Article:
The auxiliary Avengers, Black Widow and Hawkeye, are perfect in rounding out the group.  Scarlett Johansson is dead-on as Russian spy Natasha Romanov, even speaking a mean Russian when we first meet her.  She kicks ass and takes no prisoners with the same aplomb as the guys.  Jeremy Renner is great as the initially brainwashed Hawkeye and he shoots every arrow like his life depends on it.  Augmenting the core is a sinister Samuel L. Jackson as Nick Fury, a comical Clark Gregg as Agent Coulson, and even the acclaimed Jenny Agutter as a member of the World Council.   The British Tom Hiddleston could not be better as Loki:  Whedon chose his villain well.

What makes this movie stand out is that the Good Guys don’t get along initially.  In fact, they’re so disparate and egotistical that their arguments – and physical brawls – seem much more than trumped-up action beats.  Thor versus Ironman is a hoot, while Downey tells Pine, “Everything about you that’s special came out of a bottle.”  Everyone fears the unleashing of Hulk, which Ruffalo, as Banner, accepts with world-weary sarcasm.  Jackson, who spearheads the revived “Avengers Initiative,” is a slippery ally as he retains secrets of his own.  Johansson as a superspy is eminently believable when she wrests key info from Loki by playing on his arrogance.   The sexual interplay between Downey and Paltrow as Pepper Potts is fun without being a toss-off:  it seems real, not just a feeble nod toward having “a girl” in the picture.

Watching good actors with well-defined characters reciting literate dialogue is something I haven’t experienced since All About Eve (1950).  Unlike the Supermans, Spidermans, and – dare I say it – Batmans, this script doesn’t seem to strain or paint by numbers in reaching its set pieces and climax.  The final image (and I won’t give away any spoilers) is downright brilliant.  Someone, probably Whedon, actually sat down and thought about its impact.   It’s a nice finish to an excellent film.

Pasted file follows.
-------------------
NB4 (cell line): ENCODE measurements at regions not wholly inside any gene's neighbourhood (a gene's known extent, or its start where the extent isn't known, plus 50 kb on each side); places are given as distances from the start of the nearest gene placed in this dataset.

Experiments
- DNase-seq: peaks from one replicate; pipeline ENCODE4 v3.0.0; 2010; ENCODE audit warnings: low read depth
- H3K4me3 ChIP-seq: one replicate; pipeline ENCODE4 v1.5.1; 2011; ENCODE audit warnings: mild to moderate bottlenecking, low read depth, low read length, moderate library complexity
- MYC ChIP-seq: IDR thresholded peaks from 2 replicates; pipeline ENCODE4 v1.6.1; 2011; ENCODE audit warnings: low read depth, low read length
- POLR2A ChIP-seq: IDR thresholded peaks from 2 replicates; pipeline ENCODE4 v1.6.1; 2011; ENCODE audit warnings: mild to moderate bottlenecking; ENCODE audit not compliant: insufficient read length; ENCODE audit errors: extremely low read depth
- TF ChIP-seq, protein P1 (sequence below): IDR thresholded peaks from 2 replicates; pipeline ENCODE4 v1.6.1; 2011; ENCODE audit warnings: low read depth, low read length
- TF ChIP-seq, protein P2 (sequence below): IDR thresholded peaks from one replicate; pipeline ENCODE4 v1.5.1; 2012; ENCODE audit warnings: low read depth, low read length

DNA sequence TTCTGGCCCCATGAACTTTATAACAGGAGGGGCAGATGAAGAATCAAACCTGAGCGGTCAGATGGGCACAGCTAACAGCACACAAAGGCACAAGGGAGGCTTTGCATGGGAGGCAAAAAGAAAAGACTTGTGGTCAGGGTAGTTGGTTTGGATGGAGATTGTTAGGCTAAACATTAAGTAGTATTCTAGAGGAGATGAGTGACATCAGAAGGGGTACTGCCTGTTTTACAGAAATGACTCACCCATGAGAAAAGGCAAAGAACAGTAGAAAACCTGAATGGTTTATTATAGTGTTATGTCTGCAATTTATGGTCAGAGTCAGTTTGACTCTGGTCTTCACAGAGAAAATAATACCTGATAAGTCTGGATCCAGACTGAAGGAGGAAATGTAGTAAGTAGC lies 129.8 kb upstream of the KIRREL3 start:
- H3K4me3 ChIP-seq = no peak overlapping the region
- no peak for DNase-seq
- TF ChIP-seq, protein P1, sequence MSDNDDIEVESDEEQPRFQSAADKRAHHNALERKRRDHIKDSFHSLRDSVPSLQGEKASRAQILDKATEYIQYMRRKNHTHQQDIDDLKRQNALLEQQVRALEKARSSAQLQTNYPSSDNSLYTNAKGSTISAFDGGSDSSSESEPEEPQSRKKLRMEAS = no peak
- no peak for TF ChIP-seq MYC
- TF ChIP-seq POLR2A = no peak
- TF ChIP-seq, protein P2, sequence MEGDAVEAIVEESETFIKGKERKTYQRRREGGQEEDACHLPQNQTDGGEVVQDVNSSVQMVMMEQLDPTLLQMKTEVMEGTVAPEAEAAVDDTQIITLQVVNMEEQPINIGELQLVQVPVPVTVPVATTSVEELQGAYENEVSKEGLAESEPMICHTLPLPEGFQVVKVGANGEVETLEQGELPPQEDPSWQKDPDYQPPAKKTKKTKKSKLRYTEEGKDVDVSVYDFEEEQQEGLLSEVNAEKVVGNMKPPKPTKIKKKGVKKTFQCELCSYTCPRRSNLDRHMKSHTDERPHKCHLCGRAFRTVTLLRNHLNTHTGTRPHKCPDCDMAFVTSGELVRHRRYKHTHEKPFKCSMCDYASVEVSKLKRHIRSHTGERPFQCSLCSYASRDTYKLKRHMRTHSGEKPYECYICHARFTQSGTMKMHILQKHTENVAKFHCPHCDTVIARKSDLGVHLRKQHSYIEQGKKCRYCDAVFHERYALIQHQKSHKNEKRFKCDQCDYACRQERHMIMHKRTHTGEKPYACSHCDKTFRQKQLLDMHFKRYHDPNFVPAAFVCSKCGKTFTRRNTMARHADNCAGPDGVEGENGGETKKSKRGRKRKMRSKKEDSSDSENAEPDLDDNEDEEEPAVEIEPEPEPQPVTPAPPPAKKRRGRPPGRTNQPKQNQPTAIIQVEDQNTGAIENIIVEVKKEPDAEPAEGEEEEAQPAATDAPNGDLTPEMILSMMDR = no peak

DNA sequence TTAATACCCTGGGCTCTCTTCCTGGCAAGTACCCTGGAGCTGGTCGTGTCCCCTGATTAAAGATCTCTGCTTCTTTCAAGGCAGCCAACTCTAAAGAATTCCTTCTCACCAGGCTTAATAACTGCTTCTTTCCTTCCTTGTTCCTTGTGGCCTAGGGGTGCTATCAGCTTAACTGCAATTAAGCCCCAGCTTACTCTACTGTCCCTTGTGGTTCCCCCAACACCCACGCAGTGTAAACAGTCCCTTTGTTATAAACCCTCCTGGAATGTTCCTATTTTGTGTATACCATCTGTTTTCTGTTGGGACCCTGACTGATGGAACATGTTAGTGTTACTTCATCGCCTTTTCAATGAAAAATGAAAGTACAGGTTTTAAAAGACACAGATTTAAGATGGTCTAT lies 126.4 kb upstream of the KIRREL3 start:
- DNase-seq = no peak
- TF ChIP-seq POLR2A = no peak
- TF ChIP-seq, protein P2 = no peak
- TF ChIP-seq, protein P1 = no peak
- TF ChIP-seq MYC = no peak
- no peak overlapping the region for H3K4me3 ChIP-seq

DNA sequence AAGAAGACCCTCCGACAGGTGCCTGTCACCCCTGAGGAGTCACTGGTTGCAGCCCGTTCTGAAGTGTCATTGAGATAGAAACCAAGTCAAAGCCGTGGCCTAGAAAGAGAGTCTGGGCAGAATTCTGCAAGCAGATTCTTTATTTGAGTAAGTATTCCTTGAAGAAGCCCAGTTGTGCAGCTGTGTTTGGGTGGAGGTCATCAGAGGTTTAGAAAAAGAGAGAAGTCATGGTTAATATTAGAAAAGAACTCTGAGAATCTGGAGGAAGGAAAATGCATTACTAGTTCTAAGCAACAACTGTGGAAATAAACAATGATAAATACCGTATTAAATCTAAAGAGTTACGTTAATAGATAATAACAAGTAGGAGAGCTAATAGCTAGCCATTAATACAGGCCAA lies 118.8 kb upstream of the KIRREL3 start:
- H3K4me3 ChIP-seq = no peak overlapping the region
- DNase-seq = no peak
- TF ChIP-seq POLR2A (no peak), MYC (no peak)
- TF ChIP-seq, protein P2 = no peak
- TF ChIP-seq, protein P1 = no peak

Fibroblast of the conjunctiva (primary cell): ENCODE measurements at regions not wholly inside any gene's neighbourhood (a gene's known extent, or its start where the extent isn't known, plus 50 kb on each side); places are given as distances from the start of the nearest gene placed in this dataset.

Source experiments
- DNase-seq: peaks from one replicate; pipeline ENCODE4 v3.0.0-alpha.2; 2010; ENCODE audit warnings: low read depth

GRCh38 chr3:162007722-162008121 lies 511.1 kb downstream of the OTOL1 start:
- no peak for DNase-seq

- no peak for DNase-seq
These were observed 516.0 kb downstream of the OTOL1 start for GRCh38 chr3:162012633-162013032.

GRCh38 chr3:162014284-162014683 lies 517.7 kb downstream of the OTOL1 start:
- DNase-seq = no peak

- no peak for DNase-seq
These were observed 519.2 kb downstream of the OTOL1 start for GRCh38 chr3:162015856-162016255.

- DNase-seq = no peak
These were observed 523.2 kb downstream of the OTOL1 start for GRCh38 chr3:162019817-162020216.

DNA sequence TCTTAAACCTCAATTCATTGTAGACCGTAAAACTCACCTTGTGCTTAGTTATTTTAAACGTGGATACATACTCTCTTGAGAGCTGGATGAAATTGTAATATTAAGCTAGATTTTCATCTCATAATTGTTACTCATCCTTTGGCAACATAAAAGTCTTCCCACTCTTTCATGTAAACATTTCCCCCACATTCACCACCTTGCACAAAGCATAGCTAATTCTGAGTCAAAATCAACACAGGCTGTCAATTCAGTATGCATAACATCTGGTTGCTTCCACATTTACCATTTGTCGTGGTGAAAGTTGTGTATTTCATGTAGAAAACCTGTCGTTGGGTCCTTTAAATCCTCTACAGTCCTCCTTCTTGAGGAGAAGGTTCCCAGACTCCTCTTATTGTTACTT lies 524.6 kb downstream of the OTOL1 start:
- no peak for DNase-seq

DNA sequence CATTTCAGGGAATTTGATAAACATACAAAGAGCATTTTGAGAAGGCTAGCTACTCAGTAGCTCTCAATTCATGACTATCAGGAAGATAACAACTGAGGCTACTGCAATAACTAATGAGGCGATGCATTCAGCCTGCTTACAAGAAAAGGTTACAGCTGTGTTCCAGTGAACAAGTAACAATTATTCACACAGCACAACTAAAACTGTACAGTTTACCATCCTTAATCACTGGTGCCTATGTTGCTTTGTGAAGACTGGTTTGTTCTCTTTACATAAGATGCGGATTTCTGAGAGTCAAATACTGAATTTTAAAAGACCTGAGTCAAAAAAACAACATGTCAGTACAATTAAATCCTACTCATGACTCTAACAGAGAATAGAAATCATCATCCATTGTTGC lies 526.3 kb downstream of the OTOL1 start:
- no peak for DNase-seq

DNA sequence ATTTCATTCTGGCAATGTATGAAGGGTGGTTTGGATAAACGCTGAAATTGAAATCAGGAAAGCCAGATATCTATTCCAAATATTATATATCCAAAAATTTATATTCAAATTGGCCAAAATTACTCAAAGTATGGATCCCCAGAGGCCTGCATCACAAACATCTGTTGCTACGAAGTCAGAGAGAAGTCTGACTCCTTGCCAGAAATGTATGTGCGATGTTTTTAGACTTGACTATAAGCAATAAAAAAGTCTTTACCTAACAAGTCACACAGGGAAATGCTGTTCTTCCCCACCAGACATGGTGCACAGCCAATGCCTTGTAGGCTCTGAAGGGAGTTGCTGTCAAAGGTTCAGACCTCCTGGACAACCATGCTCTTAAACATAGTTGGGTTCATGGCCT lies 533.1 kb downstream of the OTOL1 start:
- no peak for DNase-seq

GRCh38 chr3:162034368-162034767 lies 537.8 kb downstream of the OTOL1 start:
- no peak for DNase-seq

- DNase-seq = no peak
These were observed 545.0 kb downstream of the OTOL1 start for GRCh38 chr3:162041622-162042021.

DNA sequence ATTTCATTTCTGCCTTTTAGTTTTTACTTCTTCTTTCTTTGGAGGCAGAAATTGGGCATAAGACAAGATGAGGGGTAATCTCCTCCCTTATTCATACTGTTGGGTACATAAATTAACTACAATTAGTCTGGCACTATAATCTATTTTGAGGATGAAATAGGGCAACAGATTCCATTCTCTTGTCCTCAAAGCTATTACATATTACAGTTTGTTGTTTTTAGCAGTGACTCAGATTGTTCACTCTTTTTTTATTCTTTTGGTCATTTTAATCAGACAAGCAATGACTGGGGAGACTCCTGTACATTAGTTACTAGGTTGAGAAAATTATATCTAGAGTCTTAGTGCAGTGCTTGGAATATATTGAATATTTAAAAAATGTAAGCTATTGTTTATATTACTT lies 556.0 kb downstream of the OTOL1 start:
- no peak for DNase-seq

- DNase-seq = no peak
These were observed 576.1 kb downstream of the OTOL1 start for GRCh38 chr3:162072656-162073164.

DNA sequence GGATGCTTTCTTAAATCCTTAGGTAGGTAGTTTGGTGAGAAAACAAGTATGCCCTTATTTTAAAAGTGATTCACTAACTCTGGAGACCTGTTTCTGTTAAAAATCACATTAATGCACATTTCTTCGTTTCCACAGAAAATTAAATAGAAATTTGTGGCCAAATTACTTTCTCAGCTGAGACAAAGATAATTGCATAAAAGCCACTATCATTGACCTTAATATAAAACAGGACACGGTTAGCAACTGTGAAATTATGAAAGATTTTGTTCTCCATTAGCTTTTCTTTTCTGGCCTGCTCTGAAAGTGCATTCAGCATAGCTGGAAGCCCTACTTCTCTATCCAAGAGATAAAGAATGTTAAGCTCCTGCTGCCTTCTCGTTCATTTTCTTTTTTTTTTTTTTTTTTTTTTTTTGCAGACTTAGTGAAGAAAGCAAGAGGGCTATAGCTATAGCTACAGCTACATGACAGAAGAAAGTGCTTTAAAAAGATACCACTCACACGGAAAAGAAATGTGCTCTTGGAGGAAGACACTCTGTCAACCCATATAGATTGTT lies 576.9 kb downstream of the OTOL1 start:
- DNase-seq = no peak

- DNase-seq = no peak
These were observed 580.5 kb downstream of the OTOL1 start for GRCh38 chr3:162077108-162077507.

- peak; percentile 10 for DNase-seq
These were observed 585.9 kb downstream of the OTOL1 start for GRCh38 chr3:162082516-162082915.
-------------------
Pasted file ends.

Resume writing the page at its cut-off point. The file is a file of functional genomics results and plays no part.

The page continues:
Don’t get me wrong:  I’m not going to pretend that Avengers is Citizen Kane or Sunset Blvd.  It’s just that compared to its comic book ilk, it’s a refreshing piece that delivers on all levels.  I thought that X-Men:  Last Stand was intriguing, but the story was an incoherent mess (ironically, Zak Penn, who wrote the story for this one, was the screenwriter on X-Men).   Alas, even James McAvoy, Michael Fassbender, and Jennifer Lawrence – who have all been great in other roles  — couldn’t save that one.

It’s nice to have a summer film, finally, which is more than just huge grosses and provides bonafide entertainment.  Hunger Games was excellent, but its dystopian story is a downer, to say the least.  Avengers is what a summer film should be:  fun, layered, well-written, awesome SPFX, doesn’t take itself too seriously, and leaves you wanting more.  It reminds me of Star Wars – the real one, Episode IV.  Something to infuse life back to the studio film.  Disney, you are hereby forgiven for John Carter.